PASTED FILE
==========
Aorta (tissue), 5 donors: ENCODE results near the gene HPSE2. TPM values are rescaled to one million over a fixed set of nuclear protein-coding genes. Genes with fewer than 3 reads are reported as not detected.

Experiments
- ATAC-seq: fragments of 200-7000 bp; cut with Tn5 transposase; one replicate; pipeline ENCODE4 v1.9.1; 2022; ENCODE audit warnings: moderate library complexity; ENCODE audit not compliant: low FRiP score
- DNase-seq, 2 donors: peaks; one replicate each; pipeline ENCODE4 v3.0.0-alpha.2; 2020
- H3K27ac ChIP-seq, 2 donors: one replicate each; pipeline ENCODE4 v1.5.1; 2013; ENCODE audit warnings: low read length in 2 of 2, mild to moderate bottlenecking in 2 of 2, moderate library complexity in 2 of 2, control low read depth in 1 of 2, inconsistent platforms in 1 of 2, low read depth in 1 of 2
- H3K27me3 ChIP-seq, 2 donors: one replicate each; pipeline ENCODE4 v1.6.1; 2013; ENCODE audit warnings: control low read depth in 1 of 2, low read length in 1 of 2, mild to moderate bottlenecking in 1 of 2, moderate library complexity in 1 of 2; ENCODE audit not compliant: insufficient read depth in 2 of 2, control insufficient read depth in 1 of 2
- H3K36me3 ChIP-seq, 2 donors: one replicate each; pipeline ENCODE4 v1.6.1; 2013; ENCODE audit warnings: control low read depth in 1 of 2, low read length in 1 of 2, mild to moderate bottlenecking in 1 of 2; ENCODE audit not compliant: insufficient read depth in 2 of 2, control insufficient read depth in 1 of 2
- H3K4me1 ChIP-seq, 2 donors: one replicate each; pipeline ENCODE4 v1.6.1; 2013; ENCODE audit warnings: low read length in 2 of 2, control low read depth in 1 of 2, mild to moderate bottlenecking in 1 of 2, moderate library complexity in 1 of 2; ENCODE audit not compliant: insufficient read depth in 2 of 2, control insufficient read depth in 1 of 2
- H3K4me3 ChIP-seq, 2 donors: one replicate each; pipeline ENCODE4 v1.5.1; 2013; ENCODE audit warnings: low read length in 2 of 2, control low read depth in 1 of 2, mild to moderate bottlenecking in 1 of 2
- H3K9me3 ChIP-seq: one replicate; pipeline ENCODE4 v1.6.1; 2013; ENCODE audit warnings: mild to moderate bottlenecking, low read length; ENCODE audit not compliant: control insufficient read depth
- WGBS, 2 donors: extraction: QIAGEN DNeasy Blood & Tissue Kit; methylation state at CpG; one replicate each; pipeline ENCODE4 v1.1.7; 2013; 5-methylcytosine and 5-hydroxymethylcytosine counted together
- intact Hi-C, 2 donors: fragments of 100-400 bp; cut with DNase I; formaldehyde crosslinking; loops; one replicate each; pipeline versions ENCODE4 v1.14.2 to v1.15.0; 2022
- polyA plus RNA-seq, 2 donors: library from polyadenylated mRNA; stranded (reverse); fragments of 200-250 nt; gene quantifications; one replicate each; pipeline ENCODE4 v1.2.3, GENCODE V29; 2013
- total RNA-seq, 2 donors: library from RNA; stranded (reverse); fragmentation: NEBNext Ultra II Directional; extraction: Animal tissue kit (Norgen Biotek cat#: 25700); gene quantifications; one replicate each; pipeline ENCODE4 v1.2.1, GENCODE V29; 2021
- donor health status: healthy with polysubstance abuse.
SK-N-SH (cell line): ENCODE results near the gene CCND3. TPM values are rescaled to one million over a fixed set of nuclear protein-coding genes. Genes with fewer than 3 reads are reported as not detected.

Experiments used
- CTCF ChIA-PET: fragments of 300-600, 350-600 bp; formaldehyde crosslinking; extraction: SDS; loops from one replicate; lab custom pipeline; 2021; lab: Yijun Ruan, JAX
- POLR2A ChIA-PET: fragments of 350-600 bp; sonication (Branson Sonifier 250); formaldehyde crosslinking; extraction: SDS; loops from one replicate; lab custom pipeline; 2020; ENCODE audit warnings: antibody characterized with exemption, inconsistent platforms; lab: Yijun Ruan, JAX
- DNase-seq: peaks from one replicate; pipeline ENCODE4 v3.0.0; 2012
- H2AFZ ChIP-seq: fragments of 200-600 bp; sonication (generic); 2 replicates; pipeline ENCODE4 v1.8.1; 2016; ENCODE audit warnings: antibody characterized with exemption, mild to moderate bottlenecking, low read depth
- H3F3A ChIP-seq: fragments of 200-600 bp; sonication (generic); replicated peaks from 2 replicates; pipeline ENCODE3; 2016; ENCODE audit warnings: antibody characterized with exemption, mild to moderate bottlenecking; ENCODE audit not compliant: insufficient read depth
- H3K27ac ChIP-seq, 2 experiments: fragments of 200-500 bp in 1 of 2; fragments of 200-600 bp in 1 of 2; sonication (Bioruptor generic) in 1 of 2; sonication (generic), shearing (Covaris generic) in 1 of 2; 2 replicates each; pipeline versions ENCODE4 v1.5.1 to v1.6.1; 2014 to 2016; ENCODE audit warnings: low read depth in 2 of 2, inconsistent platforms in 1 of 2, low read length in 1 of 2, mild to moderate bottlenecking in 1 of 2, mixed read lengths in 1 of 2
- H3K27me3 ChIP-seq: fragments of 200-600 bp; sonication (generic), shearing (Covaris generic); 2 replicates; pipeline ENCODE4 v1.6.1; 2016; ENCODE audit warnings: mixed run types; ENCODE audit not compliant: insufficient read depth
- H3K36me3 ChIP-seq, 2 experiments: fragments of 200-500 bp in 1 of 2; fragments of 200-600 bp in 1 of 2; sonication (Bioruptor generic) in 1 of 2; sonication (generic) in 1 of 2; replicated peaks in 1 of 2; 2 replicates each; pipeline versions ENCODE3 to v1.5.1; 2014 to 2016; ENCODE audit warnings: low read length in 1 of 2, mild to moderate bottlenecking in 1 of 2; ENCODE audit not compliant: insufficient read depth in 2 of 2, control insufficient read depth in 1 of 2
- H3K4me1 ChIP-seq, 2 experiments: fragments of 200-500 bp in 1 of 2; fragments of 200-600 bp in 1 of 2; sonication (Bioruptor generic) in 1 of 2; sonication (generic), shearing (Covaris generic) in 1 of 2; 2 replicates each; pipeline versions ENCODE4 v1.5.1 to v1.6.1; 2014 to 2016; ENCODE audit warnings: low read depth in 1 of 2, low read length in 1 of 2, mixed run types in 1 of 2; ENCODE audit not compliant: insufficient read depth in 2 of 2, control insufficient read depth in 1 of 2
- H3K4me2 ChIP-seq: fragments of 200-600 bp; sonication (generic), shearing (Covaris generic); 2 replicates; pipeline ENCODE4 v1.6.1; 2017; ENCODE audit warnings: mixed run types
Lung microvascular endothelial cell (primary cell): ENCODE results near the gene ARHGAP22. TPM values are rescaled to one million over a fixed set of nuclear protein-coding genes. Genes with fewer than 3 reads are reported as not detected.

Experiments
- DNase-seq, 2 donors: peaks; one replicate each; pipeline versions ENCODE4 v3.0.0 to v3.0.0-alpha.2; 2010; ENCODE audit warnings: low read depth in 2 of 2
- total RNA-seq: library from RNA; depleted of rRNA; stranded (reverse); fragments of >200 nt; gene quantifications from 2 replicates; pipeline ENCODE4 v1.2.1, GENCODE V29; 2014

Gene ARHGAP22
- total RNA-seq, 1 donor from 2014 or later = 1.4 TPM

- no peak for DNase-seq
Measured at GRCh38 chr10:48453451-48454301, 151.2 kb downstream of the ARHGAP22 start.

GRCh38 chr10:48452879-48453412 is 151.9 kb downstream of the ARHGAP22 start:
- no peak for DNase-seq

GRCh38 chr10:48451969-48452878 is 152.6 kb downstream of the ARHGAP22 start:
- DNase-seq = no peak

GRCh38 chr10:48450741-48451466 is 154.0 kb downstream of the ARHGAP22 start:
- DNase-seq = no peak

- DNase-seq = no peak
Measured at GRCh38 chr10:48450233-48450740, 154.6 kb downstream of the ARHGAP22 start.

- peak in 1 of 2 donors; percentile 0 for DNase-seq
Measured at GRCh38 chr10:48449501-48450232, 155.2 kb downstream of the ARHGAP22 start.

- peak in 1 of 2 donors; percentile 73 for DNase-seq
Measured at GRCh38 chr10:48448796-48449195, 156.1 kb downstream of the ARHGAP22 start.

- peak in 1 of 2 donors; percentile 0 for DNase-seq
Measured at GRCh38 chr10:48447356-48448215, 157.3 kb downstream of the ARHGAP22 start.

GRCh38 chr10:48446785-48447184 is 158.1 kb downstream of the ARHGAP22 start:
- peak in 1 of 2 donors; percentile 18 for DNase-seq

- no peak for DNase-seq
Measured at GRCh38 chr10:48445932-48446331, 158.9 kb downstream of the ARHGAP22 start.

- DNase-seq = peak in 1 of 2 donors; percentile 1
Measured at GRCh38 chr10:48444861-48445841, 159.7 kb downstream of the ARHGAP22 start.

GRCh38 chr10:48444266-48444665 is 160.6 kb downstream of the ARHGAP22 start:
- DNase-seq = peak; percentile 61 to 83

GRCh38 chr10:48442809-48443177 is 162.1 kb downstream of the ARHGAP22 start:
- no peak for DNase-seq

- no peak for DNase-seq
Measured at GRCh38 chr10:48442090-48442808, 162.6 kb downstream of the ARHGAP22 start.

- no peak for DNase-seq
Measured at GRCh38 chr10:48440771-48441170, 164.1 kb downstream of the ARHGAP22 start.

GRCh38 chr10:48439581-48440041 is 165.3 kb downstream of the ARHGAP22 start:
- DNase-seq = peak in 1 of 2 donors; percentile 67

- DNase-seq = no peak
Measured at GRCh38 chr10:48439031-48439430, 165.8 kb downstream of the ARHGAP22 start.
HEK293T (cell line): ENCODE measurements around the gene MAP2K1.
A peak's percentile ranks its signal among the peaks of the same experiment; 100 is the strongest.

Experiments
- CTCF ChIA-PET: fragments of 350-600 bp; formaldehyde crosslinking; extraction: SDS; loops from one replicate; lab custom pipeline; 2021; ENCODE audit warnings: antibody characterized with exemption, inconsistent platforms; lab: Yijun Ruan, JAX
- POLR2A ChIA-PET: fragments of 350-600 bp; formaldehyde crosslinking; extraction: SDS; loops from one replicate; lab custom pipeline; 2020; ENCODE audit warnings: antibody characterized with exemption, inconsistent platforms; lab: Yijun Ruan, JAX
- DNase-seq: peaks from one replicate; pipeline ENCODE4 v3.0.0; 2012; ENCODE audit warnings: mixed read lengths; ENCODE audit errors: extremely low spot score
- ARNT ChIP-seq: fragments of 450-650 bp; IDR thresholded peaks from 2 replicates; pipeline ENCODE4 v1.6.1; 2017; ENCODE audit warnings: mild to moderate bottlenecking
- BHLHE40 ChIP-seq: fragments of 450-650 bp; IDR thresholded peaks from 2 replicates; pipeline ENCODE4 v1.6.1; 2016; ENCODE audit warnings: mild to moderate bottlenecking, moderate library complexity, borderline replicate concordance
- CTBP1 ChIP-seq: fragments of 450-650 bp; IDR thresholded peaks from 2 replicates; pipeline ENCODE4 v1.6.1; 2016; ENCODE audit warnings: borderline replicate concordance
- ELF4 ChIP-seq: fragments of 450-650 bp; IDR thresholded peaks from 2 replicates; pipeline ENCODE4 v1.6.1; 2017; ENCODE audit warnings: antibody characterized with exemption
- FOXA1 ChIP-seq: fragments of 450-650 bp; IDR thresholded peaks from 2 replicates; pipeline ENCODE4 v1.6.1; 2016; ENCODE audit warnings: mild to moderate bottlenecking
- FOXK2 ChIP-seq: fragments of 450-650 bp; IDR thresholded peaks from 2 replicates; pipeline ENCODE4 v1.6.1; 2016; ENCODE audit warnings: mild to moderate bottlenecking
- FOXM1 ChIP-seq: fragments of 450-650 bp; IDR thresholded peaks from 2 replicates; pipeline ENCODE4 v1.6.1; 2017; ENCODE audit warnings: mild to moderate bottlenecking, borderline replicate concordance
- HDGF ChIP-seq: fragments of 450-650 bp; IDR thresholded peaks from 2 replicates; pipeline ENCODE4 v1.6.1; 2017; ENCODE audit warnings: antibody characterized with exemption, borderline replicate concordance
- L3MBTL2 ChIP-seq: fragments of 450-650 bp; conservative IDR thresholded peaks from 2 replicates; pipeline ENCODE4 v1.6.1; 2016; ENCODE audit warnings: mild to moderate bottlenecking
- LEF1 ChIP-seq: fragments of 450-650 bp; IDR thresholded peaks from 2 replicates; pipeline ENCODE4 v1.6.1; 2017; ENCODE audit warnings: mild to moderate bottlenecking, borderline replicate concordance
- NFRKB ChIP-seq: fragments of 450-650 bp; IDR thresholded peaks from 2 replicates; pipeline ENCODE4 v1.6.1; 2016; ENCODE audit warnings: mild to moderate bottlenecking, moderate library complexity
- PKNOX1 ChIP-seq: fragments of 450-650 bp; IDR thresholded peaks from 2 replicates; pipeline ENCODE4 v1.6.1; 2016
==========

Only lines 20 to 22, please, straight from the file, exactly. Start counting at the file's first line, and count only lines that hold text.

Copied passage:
- DNase-seq: peaks from one replicate; pipeline ENCODE4 v3.0.0; 2012
- H2AFZ ChIP-seq: fragments of 200-600 bp; sonication (generic); 2 replicates; pipeline ENCODE4 v1.8.1; 2016; ENCODE audit warnings: antibody characterized with exemption, mild to moderate bottlenecking, low read depth
- H3F3A ChIP-seq: fragments of 200-600 bp; sonication (generic); replicated peaks from 2 replicates; pipeline ENCODE3; 2016; ENCODE audit warnings: antibody characterized with exemption, mild to moderate bottlenecking; ENCODE audit not compliant: insufficient read depth